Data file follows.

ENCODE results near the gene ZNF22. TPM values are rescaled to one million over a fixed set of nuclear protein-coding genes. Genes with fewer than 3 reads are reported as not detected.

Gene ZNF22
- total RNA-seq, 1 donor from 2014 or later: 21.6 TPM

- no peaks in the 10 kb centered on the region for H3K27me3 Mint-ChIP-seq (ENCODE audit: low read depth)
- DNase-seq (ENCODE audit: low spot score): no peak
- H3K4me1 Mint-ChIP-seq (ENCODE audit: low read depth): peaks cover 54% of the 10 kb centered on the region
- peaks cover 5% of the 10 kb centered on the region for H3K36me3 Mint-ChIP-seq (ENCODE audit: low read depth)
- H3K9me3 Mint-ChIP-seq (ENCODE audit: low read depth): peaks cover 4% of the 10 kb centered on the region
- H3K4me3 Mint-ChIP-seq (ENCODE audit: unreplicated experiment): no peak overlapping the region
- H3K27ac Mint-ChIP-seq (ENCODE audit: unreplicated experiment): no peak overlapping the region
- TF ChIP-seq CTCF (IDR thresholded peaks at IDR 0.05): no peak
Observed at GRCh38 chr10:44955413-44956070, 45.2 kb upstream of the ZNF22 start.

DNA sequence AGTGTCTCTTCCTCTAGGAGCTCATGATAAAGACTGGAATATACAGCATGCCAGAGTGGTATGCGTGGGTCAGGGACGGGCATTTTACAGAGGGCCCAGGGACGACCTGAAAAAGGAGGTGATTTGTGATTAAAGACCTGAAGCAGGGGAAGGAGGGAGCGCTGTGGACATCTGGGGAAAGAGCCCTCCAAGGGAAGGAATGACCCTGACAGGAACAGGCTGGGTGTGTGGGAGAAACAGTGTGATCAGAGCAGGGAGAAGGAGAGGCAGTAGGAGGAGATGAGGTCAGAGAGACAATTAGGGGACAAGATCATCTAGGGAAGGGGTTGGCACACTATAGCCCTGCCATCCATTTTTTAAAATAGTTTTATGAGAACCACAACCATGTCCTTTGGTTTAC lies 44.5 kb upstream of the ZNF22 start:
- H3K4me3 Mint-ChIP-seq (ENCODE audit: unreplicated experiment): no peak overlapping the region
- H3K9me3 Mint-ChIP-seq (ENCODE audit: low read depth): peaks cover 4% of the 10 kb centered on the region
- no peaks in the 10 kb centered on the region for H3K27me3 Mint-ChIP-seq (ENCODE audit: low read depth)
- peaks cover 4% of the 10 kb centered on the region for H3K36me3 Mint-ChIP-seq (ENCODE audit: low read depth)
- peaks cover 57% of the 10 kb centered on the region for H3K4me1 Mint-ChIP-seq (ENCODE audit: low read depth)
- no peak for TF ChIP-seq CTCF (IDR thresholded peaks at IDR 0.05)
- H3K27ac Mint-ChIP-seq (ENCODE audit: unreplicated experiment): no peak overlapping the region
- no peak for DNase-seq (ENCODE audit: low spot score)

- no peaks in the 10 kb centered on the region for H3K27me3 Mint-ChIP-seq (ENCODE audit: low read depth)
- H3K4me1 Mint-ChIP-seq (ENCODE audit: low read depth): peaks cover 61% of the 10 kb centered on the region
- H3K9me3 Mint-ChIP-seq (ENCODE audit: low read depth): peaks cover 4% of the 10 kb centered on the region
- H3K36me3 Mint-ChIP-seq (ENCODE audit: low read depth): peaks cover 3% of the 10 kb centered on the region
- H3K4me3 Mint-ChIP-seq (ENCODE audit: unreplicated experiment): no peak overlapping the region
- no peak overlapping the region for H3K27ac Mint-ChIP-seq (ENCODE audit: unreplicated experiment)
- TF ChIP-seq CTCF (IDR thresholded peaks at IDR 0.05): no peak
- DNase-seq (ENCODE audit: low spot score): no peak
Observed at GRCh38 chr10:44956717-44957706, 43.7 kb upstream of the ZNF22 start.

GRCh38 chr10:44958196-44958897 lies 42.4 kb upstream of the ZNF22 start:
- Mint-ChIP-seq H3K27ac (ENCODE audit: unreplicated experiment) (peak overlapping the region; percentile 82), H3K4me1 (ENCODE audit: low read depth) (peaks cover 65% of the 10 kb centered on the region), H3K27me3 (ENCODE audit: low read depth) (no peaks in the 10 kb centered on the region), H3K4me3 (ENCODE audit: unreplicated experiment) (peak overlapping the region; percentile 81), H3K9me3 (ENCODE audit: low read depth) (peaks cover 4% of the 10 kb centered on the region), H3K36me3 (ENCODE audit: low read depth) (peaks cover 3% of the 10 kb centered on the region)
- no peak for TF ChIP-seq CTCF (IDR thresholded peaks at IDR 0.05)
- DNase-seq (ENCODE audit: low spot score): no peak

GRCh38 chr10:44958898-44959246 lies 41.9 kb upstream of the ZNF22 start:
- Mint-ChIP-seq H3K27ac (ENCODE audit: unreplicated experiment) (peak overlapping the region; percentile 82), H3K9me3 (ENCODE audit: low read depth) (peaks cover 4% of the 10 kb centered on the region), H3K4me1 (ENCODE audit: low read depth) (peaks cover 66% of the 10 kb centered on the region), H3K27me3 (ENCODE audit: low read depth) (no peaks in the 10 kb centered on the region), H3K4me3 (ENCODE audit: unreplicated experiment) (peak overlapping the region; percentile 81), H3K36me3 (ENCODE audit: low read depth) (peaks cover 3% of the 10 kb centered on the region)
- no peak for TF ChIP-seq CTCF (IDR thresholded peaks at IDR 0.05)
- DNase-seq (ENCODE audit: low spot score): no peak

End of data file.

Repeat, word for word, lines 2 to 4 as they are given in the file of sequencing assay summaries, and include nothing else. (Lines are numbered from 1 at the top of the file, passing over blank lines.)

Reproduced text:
Gene ZNF22
- total RNA-seq, 1 donor from 2014 or later: 21.6 TPM

- no peaks in the 10 kb centered on the region for H3K27me3 Mint-ChIP-seq (ENCODE audit: low read depth)